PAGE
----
oil on canvas
132 x 109 cm
Inventory number 705
Eleazar Swalmius is seated on a chair in a rather dimly lit room and looks straight into the viewer's eyes. Already at age twenty-three, he used to travel from town to town through Holland to preach the teachings of the Counter-Remonstrants. In those days, Swalmius and his fellow preachers caused commotion because of the "blind fervour with which they pursued their quest for spiritual dominance". The portrait of Swalmius by the Dutch master Rembrandt continues to divide opinion centuries on, as eminent Rembrandt experts disagree over the authenticity of the work, even though it is dated and signed. The controversy was due mainly to the thick layer of varnish that used to cover the painting, and which made it impossible to discern the masterly nuances in the black attire and in the wonderful flesh tones. However, the portrait was recently restored and the varnish removed. Subsequently, the museum invited the renowned Rembrandt expert Professor Ernst van de Wetering to study the canvas. He concluded that the portrait is by Rembrandt after all.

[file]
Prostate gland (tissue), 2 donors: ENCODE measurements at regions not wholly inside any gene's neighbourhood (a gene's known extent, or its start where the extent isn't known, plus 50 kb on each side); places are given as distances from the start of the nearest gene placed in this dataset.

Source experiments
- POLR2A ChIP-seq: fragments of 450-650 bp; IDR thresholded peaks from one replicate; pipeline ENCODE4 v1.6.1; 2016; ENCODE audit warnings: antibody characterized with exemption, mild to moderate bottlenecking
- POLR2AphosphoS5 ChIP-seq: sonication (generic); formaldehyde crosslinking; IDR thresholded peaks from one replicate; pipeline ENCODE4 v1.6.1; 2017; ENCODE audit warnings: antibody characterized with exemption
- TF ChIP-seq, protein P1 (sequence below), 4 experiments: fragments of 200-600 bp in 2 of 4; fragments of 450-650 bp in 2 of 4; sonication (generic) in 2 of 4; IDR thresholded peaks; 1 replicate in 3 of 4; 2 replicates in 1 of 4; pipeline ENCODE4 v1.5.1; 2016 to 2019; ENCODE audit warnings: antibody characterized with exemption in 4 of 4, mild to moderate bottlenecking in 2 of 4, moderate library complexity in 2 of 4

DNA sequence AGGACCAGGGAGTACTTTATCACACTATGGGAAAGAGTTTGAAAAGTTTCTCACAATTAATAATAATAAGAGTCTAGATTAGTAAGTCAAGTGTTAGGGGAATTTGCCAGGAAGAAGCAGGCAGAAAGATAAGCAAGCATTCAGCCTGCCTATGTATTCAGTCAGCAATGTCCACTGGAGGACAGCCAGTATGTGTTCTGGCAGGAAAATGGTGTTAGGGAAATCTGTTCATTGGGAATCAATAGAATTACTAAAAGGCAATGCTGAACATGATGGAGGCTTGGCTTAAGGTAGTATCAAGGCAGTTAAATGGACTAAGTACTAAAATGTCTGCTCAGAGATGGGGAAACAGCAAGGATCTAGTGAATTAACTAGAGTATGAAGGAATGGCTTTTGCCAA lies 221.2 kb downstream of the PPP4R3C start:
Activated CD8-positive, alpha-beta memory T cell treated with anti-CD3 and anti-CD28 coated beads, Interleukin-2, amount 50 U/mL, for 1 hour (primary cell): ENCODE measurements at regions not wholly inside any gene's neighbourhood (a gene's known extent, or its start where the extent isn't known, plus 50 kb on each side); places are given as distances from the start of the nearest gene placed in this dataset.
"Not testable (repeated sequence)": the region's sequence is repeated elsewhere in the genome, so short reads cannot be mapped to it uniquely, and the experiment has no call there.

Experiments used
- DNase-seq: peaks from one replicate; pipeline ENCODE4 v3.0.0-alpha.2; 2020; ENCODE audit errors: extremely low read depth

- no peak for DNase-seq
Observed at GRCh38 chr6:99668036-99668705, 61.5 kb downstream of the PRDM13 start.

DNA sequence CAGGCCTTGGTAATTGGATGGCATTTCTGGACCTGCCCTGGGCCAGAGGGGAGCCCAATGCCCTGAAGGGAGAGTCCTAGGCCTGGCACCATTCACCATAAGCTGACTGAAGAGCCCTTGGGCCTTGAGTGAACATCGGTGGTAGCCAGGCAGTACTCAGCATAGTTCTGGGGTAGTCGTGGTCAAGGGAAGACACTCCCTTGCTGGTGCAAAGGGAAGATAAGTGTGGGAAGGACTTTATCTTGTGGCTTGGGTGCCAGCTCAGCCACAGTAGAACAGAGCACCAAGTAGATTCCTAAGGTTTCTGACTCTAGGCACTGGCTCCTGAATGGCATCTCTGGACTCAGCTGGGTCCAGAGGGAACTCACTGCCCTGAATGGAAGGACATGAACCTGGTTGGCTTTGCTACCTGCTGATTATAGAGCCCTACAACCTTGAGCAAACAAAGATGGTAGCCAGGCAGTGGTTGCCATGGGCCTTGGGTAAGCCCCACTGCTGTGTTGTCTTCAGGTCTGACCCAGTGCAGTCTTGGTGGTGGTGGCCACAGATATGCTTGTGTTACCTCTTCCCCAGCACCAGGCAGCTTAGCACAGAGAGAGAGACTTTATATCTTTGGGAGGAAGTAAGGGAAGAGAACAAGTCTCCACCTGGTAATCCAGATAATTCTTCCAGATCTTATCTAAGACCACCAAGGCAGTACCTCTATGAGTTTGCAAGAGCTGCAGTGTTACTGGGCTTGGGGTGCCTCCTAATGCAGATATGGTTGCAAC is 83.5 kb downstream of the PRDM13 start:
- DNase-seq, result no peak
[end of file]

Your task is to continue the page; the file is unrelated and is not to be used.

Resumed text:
From the museum reserve
The Royal Museum of Fine Arts Antwerp purchased the painting in 1886 as a genuine Rembrandt. However, due to the controversy surrounding its status, combined with a lack of space in the museum, it ended up in the museum reserve and was temporarily forgotten.